8 votes
Accepted

Is there an industry term for a letter inquiring if a publisher is interested in a work?

The term you're looking for is "query letter." Reedsy gives several tips for writing one: https://blog.reedsy.com/guide/how-to-write-a-query-letter/query-letter-examples/
Steve's user avatar
  • 316
6 votes
Accepted

As a first time wannabe writer, should I consider going in for Traditional publishing or Self Publishing?

Traditional publishing will only hurt your pride (but that's not a bad thing): The discipline, focus, and work quality to publish in the traditional market are all things that you will want to have to ...
DWKraus's user avatar
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3 votes

As a first time wannabe writer, should I consider going in for Traditional publishing or Self Publishing?

Every successful writer was an unpublished unknown "wannabe" at one point. I've done both trad and self-publishing, so here's my advice. Self-publishing: Success is based 90% on ...
Chris Sunami's user avatar
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2 votes

How is the process of finding a company to publish your book like? How much does it averagely cost to publish your book? How do you promote your book?

Unless you are self-publishing or working with a hybrid publisher, publishing doesn't cost the author anything. While there are legitimate hybrid publishers -- writer and publisher share costs for ...
EDL's user avatar
  • 12.2k
2 votes
Accepted

Should I mention the number of books I'm planning to have in my novel series?

No, you should not mention it. Near the end, you can mention you believe there is the potential to create a book series with your character, but I'd leave it that. Just focus on selling the one book, ...
Amadeus's user avatar
  • 101k
2 votes

Should I mention the number of books I'm planning to have in my novel series?

1 When querying agents or publishers, you should display your skills and competence as a writer. It is part of a writer's ability to know what they are writing: a standalone novel, a multi-volume work,...
Ben's user avatar
  • 7,388
2 votes

As a first time wannabe writer, should I consider going in for Traditional publishing or Self Publishing?

Short answer: yes! Longer answer: Start by honing your writing skills. Here are some suggestions: Write. A lot and every day. Capture ideas. The better reception you give them, the more of them you ...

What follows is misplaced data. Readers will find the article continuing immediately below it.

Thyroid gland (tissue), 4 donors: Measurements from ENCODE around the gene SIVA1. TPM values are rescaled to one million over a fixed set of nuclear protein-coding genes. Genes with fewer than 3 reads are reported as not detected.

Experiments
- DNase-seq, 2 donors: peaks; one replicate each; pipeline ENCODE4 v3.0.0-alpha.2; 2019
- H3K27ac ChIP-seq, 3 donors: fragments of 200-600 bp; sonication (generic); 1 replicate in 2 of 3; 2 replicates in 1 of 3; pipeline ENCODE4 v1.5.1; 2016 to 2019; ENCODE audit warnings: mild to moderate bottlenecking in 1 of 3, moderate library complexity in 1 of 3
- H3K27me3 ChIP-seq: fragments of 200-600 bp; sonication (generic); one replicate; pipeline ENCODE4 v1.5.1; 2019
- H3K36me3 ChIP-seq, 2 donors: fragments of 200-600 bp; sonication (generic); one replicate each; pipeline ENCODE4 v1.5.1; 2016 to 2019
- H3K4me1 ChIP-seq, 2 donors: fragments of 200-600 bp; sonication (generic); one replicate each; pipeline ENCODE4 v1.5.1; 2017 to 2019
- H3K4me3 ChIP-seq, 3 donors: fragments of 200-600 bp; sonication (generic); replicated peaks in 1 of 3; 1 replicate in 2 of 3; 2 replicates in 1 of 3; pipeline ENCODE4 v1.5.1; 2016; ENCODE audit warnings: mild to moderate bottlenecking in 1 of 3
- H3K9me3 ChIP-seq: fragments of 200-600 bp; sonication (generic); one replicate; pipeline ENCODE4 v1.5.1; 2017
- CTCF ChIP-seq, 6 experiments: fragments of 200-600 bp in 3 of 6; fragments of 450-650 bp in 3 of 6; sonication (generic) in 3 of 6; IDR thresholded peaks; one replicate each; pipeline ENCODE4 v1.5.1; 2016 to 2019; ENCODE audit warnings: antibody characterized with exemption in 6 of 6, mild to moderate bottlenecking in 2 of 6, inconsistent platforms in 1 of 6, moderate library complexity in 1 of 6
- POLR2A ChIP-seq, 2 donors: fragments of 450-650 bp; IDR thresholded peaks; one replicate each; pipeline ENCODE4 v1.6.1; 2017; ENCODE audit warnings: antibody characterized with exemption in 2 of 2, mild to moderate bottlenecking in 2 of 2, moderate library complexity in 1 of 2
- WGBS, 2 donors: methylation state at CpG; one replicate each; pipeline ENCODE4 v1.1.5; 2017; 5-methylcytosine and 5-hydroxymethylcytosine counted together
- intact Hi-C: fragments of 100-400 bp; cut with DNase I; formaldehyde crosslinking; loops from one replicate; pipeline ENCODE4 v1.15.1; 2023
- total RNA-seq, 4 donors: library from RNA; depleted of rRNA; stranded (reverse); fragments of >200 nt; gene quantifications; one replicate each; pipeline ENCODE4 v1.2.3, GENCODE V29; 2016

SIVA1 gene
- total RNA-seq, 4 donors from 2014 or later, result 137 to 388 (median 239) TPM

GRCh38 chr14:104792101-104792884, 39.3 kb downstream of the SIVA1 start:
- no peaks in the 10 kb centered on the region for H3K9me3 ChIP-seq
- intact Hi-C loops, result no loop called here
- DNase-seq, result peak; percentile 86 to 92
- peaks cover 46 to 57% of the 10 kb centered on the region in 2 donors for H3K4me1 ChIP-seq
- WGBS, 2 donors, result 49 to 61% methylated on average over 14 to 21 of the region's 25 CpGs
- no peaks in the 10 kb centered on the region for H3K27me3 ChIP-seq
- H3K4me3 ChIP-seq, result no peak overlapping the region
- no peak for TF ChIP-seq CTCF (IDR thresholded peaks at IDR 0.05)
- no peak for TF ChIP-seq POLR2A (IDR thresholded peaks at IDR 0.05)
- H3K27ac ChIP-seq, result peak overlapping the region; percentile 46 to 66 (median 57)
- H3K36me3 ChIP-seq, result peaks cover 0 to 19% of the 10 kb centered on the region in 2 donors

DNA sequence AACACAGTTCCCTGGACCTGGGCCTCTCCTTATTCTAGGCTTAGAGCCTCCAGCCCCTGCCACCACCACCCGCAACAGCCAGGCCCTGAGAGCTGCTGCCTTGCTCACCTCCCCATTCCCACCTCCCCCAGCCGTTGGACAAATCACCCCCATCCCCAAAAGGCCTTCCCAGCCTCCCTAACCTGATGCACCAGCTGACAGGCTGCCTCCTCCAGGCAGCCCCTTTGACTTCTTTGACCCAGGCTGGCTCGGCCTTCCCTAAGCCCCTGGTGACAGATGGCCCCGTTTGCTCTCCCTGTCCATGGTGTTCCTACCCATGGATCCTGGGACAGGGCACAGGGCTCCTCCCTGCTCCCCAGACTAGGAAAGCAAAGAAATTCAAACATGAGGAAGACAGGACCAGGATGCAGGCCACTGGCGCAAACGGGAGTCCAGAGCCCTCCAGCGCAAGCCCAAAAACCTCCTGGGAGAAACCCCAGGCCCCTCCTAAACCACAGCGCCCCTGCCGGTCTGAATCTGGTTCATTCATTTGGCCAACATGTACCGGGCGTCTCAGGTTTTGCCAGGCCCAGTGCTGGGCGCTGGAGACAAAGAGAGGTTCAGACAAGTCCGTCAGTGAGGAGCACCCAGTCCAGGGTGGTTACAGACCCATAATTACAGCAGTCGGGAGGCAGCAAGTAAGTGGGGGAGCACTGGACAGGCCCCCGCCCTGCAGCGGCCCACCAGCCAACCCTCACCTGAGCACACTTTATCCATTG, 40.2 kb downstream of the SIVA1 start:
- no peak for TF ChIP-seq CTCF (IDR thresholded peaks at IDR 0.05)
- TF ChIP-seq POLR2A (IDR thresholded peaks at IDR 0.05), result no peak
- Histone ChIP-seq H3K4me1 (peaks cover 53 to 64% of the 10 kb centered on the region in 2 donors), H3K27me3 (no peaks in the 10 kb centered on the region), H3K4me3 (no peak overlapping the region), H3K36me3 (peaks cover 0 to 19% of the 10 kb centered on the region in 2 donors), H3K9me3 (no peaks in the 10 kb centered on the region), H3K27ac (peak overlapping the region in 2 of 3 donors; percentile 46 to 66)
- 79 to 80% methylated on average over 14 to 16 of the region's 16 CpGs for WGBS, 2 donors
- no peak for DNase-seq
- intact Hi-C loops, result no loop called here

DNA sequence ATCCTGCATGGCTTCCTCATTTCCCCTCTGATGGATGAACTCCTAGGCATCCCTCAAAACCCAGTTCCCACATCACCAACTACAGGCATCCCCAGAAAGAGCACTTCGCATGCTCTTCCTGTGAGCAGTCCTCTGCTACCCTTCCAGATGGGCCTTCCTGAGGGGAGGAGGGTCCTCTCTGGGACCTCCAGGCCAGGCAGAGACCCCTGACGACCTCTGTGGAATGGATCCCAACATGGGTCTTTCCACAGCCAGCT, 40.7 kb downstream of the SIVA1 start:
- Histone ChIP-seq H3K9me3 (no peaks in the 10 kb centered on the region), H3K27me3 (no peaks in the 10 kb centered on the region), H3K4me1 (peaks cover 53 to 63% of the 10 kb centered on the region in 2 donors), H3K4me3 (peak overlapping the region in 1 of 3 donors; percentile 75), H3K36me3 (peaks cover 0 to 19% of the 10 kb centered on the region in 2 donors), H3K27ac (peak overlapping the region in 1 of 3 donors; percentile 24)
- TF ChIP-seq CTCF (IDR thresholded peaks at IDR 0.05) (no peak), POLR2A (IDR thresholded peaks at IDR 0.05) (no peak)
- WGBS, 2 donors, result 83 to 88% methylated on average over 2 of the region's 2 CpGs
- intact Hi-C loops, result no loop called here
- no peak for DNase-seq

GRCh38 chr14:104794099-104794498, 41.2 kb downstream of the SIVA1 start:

Erk's user avatar
  • 6,100
2 votes

As a first time wannabe writer, should I consider going in for Traditional publishing or Self Publishing?

Research what you have to do to publish traditionally. For instance, many publishing houses are simply closed to unagented authors. Can you get an agent? Then compare pros and cons. I will note that ...
Mary's user avatar
  • 8,964
2 votes

How do you reduce a 5-page book proposal down to 1 page?

Start by compressing the book proposal into a single sentence with at most 25-35 words. Yes, you heard me. One sentence, at most 35 words. See step 1 in "The Snowflake Method For Designing A ...
Erk's user avatar
  • 6,100
1 vote

Publishing copyright with regard to novels and comics

When you "sell" your novel to a publisher, you are settling the rights to publish that text, in specific language, into a specific market, like English language rights in North America. ...
EDL's user avatar
  • 12.2k
1 vote
Accepted

Asking editors to elaborate on their response

Asking for feedback with positivity and politely is always good. So well, the short answer is a bug Yes. However, I would rephrase your following sentence: "Out of a desire to learn, may I ask, ...
Himanshu Jain's user avatar
1 vote

As a first time wannabe writer, should I consider going in for Traditional publishing or Self Publishing?

First off, as others have advised: Start writing. Write well. Hone your craft. Decide what kind of a writer you are and what style(s) you want to develop. Writing is a discipline - some use it as ...
Leon Conrad's user avatar
1 vote

Does publishing book chapters as standalone short stories hurt recruiting an agent for the books?

Publishers (and therefore agents) will usually only publish previously unpublished works. There are two reasons for this: If your work has been available online, a portion of your audience have ...
Ben's user avatar
  • 7,388
1 vote

Does publishing book chapters as standalone short stories hurt recruiting an agent for the books?

Almost always publishers are paying authors for First Rights. If the work has already been available to the public then selling anyone the First Right would be fraud. There are circumstances where ...
EDL's user avatar
  • 12.2k
1 vote

Should I mention in my query letter to agents and/or publishers that I'm a minor?

Many agents recommend that you do not mention your age in your query letter because it might unfavourably bias the agent against you. The common suggestion is that you mention your age only when the ...
Ben's user avatar
  • 7,388
1 vote

Can a minor traditionally publish their novel?

I’m pretty certain Christopher Paolini was only 15 when his first novel, Eragon, was published, and Clare North/Kate Griffin/Catherine Webb was only 14 when Mirror Dreams came out. In my albeit ...
user60594's user avatar
1 vote
Accepted

Can a minor traditionally publish their novel?

With the exception of works for hire, copyright is owned by the author, until and unless the author assigns it to someone else. There is hardly ever a good reason to do this, so don't do it. If a ...
EDL's user avatar
  • 12.2k

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